Exceptions, Errors and asserts in Dart

Feb 19 · 3 min read

What’s the difference?

Photo by Sarah Kilian on Unsplash


  • An Error, on the other hand, is for developers who are using your code. You throw an Error to let them know that they are using your code wrong. As the developer using an API, you shouldn't catch errors. You should let them crash your app. Let the crash be a message to you that you need to go find out what you're doing wrong.
  • An assert is similar to an Error in that it is for reporting bad states that should never happen. The difference is that asserts are only checked in debug mode. They are completely ignored in production mode.

Read more on the difference between Exception and Error here.

Next, here are a few examples to see how each is used in the Flutter source code.

Example of throwing an Exception

Future<T?> _invokeMethod<T>(String method, { required bool missingOk, dynamic arguments }) async {
assert(method != null);
final ByteData? result = await binaryMessenger.send(
codec.encodeMethodCall(MethodCall(method, arguments)),
if (result == null) {
if (missingOk) {
return null;
throw MissingPluginException('No implementation found for method $method on channel $name');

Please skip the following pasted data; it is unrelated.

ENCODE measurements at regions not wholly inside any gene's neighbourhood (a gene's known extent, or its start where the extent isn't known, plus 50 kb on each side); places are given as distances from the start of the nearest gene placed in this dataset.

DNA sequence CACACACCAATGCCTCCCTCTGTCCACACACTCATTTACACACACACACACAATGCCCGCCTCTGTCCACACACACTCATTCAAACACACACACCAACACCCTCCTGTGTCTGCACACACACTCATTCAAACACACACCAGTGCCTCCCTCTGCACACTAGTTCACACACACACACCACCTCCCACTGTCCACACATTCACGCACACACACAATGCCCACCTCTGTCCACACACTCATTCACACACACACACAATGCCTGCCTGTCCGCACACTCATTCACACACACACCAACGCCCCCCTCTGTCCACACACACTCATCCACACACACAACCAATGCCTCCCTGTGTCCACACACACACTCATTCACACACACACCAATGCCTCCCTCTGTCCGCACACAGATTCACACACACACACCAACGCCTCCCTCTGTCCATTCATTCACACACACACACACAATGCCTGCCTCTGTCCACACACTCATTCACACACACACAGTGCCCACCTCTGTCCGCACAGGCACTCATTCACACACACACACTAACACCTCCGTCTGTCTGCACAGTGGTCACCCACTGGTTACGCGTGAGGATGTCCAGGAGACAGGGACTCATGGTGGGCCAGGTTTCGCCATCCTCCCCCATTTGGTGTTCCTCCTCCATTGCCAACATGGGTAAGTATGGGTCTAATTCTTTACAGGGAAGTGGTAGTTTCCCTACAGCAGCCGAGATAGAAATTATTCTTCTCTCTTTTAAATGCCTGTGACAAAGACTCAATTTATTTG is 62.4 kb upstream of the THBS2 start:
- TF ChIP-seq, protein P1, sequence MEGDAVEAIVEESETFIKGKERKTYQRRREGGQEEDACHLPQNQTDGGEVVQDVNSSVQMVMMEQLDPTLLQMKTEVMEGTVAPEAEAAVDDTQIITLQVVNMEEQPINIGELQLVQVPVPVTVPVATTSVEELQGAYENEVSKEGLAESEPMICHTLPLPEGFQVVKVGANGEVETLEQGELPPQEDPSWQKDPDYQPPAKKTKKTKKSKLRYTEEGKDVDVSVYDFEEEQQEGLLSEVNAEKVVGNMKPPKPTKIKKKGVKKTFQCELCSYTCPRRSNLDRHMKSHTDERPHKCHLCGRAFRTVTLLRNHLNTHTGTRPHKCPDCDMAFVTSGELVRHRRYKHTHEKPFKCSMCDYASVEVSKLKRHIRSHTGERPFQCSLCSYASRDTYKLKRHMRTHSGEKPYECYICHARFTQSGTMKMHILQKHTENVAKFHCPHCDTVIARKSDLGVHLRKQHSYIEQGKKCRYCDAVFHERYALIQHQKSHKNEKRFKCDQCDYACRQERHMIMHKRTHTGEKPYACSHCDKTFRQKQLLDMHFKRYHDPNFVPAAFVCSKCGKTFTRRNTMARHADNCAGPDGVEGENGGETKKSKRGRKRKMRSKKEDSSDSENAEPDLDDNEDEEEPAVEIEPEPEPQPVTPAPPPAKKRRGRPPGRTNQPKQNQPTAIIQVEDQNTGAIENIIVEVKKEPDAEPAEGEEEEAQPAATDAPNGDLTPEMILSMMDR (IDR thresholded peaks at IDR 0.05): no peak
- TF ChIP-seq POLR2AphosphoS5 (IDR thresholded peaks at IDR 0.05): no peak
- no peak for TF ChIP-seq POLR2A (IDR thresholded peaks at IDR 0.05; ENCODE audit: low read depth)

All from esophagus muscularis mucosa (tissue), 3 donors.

return codec.decodeEnvelope(result) as T;

The MissingPluginException here is a planned bad state that might occur. If it happens, users of the platform channel API need to be ready to handle that.

Example of throwing an Error

TargetPlatform _currentHostPlatform(Platform platform) {
if (platform.isMacOS) {
return TargetPlatform.darwin_x64;
if (platform.isLinux) {
return TargetPlatform.linux_x64;
if (platform.isWindows) {
return TargetPlatform.windows_x64;
throw UnimplementedError('Host OS not supported.');

First every possibility is exhausted and then the error is thrown. This should be theoretically impossible. But if it is thrown, then it is either a sign to the API user that you’re using it wrong, or a sign to the API maintainer that they need to handle another case.

Example of using asserts

@required this.builder,
bool opaque = false,
bool maintainState = false,
}) : assert(builder != null),
assert(opaque != null),
assert(maintainState != null),
_opaque = opaque,
_maintainState = maintainState;

The pattern in the Flutter source code is to use asserts liberally in the initializer list in constructors. They are far more common that Errors.


I originally published this article as a Stack Overflow answer here.

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